Stop the Violence


stvlogoJoin the Holy Order Sin Sity Sisters of Perpetual Indulgence and the Las Vegas Metro Police Department to STOP THE VIOLENCE. Help us raise awareness to the tragic increase in crime and reclaim our neighborhoods. We are educating and arming our community to stay safe.  It is time to purge the violence and bring safety back to our communities.

Our STOP THE VIOLENCE section includes:

Personal Safety Tips:

Besides carrying your safety whistle with you when you go out following these personal safety tips can help you stay safe.

Always lock your doors: Always get in the habit of locking your car and home doors no matter where you’re going.

Walk with somebody: If you can walk with somebody to your car or any destination, do it. It’s always best to have someone come with you than walk it alone. Make sure that even if you walk with another person that you always keep a look out as well.

Be alert: Be alert with your surroundings. Always keep an eye out for people that are around you. Act alert Acting like you are unaware can make you appear like a potential victim. Checking your cell phone, listening to music on headphones, and using electronics keeps you distracted from your surroundings. In particular, consuming alcohol can change your reaction time, cloud your judgment and reduce your ability to remain alert. Consider these factors before you head out alone or during evening hours.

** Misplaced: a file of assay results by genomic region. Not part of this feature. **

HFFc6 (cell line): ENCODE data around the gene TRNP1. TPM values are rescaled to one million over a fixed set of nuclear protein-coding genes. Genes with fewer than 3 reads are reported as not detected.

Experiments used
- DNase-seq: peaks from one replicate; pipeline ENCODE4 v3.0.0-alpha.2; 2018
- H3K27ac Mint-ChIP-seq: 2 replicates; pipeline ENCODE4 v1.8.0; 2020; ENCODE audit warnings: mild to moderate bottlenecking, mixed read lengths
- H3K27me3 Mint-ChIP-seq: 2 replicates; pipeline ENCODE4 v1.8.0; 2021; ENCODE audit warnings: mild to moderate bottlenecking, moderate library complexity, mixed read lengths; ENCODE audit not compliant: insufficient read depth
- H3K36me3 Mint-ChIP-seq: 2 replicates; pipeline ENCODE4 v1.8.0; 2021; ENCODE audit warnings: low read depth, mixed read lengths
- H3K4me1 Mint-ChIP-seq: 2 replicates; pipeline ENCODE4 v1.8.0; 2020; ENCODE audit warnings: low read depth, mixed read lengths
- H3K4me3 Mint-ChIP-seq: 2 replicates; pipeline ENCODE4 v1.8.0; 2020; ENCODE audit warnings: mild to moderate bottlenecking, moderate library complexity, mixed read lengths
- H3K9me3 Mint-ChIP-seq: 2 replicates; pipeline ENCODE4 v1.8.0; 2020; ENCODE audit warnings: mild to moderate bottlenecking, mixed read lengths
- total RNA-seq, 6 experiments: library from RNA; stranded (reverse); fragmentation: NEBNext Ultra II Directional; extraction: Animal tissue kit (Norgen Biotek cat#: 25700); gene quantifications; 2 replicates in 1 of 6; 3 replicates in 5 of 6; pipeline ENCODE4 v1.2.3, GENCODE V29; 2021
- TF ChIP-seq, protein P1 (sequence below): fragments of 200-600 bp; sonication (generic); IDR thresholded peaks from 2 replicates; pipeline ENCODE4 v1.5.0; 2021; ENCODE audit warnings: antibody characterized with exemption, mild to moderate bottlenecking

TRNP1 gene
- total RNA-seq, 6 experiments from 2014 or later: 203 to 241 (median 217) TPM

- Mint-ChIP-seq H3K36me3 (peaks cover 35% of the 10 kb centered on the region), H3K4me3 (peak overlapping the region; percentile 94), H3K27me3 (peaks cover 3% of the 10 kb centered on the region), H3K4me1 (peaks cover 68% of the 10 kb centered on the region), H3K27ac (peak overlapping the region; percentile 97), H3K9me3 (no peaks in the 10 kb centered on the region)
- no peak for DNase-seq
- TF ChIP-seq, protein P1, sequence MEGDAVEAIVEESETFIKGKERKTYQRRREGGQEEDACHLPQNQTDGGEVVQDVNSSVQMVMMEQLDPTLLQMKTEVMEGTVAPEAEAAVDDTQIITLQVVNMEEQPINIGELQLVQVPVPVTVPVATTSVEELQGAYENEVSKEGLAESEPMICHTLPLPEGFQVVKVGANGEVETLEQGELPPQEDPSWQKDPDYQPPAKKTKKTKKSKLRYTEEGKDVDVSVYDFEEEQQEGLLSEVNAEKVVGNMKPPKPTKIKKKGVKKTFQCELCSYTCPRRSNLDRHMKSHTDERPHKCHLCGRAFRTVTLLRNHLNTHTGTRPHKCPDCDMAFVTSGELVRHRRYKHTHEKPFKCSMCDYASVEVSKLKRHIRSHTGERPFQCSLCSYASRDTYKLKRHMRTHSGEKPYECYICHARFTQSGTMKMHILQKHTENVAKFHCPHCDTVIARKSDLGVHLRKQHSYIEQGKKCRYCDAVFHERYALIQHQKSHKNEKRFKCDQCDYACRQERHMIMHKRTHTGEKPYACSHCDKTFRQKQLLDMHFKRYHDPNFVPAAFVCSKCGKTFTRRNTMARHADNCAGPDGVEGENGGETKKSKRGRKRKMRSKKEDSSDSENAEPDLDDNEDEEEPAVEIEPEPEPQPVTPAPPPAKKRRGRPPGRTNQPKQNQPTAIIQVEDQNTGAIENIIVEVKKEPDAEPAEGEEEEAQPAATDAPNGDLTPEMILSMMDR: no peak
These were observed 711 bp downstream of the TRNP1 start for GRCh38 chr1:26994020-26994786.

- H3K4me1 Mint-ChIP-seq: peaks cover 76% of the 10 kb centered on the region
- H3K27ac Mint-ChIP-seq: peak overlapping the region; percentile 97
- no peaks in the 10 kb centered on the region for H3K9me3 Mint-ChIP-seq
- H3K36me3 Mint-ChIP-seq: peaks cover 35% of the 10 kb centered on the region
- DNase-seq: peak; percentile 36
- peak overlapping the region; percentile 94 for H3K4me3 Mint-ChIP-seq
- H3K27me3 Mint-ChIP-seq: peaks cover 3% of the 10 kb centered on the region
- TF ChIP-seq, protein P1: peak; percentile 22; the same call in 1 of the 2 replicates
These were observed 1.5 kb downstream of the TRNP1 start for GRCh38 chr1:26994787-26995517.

Carry little cash: Try and get used to using your debit or credit card. However, avoid using ATMs late at night in dark settings or alone. Never flash large amounts of cash or wear conspicuous expensive jewelry, watches or electronics. If you have a backpack, be sure that nothing valuable is in the outside pockets and wear it on the front of your body when you are on buses and trains to avoid pick-pockets. Consider carrying a second wallet that contains little cash and old ID that you can hand over if mugged.